May 1, 2012: A Day Without the 99 Percent!

by on March 14, 2012 · 1 comment

in Economy, Labor, Organizing, Popular, San Diego

A Day FOR the 99 Percent!

by Monty Reed Kroopkin

The Occupy movement is rolling out a new tactic. It is building on several months of successes and aims to take it ‘up a notch’. May 1st — May Day — is the World Labor Day honoring the workers killed in Chicago in 1886, striking for the eight hour day. It is also the day each year that working class solidarity is reaffirmed and our demands for a better world renewed. Occupy is organizing for it, everywhere, as the next major step.

Last Fall, as the Occupy Wall Street movement spread to more than 2000 cities worldwide, SEIU International Union President Mary Kay Henry issued a statement of support. She said, in part:

“As part of a peaceful, united movement we can do so much more to demonstrate the increasing urgency of the crisis our country faces and shine a light on those responsible.”

AFL-CIO President Richard Trumka also expressed support and said, in part: “We will open our union halls and community centers as well as our arms and our hearts to those with the courage to stand up and demand a better America .”

Here, at my SEIU Local 221, our 2011 General Membership Meeting voted to create The Local 221 Occupy San Diego Committee and adopted the resolution:

The local SEIU chapter shall participate in organizing massive rallies, and otherwise coordinate with local and regional unions to support the local Occupy Wall Street efforts and also known as the 99% movement among other names”.

Our 221 Occupy Committee has joined with many other unions and workers to form the Occupy San Diego Labor Solidarity Committee.

When mayors and police chiefs in more than 20 major US cities conspired to silence the Occupy protests by shutting down the big urban Occupy encampments, the movement adapted and grew. Open public assemblies continue in thousands of towns and cities. And Occupy unveiled a new tactic: the port blockade in Oakland on November 2. With over 20,000 workers and community members turning out, the port was shut down for two shifts.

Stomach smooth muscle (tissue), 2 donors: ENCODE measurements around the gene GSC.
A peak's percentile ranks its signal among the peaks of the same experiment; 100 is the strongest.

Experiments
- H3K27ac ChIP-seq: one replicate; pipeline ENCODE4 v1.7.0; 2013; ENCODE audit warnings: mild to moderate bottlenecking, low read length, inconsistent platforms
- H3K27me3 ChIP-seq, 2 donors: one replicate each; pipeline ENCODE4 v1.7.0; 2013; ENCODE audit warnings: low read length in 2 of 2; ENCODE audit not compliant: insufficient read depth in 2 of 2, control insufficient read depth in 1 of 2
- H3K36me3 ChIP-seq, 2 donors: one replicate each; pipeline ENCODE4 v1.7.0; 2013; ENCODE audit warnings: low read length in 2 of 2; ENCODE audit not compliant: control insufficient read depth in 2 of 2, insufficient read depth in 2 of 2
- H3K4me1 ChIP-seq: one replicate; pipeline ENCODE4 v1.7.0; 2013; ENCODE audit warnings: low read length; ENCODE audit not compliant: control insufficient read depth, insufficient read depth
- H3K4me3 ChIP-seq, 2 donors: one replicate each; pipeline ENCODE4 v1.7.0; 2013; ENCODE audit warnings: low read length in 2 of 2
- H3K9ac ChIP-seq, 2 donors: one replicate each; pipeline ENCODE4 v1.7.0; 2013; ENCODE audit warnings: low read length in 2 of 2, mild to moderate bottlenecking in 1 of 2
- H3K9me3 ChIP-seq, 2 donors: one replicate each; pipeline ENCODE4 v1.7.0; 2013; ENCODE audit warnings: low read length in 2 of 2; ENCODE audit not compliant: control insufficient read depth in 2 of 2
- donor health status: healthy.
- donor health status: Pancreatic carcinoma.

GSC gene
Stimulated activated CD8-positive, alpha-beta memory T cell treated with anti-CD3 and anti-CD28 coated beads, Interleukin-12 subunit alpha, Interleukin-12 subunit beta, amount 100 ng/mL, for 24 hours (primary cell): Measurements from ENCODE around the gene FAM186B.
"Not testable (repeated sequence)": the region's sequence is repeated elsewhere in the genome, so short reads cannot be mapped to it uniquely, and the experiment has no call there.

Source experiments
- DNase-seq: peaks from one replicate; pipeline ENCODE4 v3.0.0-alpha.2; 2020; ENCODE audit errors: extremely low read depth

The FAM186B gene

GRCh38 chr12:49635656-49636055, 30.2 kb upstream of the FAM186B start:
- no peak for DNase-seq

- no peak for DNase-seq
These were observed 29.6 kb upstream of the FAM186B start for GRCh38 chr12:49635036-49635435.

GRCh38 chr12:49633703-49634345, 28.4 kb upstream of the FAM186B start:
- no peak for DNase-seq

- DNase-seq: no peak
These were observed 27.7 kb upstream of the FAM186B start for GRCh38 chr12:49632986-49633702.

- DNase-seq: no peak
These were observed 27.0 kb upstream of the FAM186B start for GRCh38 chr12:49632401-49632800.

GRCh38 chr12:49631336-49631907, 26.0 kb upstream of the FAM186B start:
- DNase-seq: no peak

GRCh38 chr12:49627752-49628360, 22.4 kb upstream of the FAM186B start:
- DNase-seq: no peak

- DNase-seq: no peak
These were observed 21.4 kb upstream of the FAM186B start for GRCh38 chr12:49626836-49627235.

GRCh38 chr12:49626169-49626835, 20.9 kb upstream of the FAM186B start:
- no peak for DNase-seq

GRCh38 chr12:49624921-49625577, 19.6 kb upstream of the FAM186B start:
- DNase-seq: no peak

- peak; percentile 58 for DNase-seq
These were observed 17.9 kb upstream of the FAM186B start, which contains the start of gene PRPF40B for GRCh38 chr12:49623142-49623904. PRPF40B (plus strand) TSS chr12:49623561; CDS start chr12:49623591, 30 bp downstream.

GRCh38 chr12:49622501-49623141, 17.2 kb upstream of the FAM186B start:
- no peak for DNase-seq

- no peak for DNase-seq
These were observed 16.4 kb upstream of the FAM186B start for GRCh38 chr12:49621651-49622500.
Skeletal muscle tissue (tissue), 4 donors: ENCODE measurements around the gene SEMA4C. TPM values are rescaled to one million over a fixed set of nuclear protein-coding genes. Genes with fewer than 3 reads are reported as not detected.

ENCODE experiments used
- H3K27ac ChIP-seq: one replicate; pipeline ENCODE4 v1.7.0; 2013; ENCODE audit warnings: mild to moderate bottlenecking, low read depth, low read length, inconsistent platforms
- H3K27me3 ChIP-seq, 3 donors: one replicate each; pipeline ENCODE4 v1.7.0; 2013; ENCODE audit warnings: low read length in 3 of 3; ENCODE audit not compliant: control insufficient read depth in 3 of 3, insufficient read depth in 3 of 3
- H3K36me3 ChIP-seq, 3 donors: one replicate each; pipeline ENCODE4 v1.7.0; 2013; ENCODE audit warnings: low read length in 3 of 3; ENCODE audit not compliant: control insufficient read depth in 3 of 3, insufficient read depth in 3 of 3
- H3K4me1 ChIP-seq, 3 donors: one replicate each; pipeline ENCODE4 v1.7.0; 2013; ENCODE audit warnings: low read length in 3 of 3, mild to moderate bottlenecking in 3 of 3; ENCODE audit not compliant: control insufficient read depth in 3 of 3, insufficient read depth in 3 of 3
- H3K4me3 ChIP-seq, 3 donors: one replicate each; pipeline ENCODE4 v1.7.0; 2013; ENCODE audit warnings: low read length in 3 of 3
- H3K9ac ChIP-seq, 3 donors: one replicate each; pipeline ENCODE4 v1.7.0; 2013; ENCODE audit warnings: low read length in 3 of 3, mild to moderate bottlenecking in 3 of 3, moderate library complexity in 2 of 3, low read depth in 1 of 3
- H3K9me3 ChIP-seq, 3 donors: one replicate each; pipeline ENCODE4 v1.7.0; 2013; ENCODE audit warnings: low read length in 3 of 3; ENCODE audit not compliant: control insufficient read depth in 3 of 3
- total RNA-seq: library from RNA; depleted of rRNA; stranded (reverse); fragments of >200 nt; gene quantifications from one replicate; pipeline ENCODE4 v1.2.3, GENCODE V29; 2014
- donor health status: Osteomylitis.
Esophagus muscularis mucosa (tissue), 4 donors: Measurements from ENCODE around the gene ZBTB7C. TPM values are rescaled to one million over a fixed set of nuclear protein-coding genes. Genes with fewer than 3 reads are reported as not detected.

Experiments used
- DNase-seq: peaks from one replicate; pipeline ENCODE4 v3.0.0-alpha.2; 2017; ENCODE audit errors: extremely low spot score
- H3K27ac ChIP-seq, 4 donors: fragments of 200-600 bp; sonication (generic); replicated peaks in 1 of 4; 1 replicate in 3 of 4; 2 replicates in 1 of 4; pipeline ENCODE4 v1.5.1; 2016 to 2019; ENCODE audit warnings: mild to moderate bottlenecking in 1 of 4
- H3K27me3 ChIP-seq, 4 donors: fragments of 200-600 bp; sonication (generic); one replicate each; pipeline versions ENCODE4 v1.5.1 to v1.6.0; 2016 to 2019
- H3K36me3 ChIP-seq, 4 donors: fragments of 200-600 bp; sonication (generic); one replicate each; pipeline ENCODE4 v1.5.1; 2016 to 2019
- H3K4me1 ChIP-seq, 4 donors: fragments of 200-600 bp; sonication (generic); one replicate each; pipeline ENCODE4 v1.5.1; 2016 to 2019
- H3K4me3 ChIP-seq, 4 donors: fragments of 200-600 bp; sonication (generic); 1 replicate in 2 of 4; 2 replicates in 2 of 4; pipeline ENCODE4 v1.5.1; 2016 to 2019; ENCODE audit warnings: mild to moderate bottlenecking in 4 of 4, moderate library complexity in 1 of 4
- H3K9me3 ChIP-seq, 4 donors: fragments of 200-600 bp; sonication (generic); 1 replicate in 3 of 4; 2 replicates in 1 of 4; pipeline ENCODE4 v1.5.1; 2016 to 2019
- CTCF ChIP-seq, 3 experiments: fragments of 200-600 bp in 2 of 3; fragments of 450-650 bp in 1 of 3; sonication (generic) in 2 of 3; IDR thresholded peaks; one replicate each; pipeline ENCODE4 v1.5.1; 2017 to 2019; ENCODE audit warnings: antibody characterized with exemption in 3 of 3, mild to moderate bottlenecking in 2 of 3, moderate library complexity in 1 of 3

Then, on December 12, Occupy groups and labor activists organized a blockade of all West Coast Ports. Members of 221 Occupy participated here in San Diego . These port blockades were to support the contract fight of the longshore workers at ILWU Local 21, in Longview , Washington and the organizing drive of port truckers in Long Beach , and to show the world that the “Movement of the 99 Percent” will NOT be silenced.

ILWU members had gone nearly two years with no progress on a contract with Export Grain Terminal (EGT) and its high-powered Wall Street parent company, Bunge. Members of the ILWU and the labor community named the Occupy Movement as key to the settlement reached between Local 21 and EGT in February.

“This is a victory for Occupy in their involvement in forcing negotiations. Make no mistake – the solidarity and organization between the Occupy Movement and the Longshoremen won this contract,” said Jack Mulcahy, ILWU officer with Local 8.

This past year we’ve seen huge protests against corruption in Russia, many large strikes in China, revolution in the Middle East, perhaps the largest strike in world history in India, growing unrest in Europe, and the beginnings of a unified mass movement here in the USA, with the general strike and recall elections in Wisconsin and the outbreak of Occupy Wall Street. May Day 2012 is going to be big, worldwide.

Here in San Diego , there will be daytime activities and evening activities also. At noon we will rally at the Civic Center and march to demonstrate in front of the banks that have taken our homes, the ICE building that has deported and destroyed families, the state building for taking our medical care, and other places that have waged a war on working people!!

SAVE THE DATE and check for more event updates at

SEE also:!/maydayunited?sk=wall and

Monty Kroopkin is a union shop steward for SEIU Local 221, organizer for Movement for a Democratic Society (mds) and a very occasional writer for the OB Rag.

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